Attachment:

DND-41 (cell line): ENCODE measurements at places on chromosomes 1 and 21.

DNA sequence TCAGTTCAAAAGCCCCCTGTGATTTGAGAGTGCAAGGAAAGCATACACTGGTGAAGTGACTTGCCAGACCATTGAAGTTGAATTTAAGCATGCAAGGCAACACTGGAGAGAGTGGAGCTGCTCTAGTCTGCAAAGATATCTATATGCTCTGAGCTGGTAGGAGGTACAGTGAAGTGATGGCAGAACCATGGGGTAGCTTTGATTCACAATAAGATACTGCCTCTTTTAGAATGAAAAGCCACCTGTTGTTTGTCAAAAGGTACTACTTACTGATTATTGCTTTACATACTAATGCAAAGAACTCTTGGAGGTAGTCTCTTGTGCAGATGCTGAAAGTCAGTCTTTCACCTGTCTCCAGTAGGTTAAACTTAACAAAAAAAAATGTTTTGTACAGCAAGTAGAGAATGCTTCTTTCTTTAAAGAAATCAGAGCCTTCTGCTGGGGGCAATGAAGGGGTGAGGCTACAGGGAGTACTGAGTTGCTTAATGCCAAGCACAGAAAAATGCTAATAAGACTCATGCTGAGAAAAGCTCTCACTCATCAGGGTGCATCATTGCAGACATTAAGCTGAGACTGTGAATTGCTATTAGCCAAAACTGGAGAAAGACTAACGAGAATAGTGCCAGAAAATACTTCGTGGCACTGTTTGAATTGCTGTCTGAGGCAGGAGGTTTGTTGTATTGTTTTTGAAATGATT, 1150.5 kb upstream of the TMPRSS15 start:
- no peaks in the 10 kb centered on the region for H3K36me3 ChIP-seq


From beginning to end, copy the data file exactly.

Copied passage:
DND-41 (cell line): ENCODE measurements at places on chromosomes 1 and 21.

DNA sequence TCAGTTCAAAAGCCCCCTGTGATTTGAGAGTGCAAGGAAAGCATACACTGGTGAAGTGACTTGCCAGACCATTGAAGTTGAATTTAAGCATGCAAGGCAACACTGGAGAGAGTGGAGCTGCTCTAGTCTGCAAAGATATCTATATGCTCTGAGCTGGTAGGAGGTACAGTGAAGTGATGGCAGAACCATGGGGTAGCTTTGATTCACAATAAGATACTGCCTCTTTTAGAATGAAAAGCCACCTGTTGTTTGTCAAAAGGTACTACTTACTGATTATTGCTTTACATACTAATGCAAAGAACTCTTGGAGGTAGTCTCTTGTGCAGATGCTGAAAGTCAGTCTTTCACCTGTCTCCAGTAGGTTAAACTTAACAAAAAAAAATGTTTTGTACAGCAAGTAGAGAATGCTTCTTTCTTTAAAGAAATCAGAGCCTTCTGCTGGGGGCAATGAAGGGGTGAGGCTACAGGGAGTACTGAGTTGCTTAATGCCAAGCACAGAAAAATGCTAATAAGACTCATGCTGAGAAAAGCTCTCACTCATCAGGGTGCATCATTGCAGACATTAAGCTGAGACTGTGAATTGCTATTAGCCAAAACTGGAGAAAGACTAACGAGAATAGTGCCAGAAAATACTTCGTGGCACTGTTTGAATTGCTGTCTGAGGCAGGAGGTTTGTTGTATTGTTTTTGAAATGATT, 1150.5 kb upstream of the TMPRSS15 start:
- no peaks in the 10 kb centered on the region for H3K36me3 ChIP-seq